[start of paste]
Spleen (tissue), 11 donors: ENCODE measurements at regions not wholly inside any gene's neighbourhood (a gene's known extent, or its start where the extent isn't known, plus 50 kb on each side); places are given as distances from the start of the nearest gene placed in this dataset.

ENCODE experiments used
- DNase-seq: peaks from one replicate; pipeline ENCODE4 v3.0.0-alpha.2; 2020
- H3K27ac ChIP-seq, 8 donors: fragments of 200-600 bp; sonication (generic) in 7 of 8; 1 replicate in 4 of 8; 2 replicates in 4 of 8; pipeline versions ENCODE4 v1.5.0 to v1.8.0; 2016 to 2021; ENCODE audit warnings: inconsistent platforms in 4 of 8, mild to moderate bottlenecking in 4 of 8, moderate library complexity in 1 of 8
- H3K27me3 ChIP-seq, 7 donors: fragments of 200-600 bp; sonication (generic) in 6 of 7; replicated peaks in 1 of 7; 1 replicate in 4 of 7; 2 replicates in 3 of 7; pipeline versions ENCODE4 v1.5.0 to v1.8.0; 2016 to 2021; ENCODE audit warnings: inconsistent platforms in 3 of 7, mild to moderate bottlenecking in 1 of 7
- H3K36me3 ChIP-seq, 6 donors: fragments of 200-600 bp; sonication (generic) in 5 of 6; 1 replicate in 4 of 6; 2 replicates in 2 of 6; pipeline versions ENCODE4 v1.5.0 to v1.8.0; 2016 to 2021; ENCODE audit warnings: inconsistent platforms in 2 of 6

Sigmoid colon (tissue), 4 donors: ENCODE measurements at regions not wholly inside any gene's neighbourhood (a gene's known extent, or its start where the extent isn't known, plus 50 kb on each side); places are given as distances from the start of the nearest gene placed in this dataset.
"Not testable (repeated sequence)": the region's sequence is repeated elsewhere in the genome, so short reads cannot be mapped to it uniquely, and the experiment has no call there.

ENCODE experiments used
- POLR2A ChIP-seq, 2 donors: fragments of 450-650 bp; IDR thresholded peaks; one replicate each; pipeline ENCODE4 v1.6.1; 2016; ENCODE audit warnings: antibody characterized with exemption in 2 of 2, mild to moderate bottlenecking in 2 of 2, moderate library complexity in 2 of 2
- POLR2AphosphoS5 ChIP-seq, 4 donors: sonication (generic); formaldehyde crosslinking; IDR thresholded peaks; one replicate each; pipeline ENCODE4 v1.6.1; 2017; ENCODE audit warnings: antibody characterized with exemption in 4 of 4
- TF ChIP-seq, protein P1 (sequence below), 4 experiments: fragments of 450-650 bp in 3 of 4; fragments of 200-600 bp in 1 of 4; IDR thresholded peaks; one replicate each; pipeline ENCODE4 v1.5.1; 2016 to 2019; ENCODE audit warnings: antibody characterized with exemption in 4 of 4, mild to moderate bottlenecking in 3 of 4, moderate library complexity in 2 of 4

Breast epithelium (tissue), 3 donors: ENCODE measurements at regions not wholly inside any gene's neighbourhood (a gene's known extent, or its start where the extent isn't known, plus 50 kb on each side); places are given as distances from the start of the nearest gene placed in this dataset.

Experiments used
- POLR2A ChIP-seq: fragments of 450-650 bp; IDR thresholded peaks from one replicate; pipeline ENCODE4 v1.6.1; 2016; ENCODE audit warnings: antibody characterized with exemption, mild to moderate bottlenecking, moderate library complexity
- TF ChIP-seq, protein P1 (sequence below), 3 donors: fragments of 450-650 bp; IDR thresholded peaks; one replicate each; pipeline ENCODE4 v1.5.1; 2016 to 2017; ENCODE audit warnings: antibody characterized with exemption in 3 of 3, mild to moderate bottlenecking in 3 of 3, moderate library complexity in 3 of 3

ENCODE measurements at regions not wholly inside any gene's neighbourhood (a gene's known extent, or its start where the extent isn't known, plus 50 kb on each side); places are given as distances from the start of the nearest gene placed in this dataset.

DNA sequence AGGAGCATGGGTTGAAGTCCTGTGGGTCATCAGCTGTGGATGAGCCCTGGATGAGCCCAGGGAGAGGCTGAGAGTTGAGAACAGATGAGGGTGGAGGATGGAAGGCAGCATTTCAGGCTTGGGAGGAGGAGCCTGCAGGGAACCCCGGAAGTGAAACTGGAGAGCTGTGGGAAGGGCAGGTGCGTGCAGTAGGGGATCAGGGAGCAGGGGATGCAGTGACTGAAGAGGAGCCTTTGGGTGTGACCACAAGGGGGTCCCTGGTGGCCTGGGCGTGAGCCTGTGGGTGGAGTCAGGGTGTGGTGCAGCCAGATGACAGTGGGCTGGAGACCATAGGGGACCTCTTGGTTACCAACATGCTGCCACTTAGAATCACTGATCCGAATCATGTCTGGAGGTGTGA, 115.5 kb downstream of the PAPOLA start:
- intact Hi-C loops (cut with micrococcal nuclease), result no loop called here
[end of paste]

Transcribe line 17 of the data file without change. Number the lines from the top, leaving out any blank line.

ENCODE measurements at regions not wholly inside any gene's neighbourhood (a gene's known extent, or its start where the extent isn't known, plus 50 kb on each side); places are given as distances from the start of the nearest gene placed in this dataset.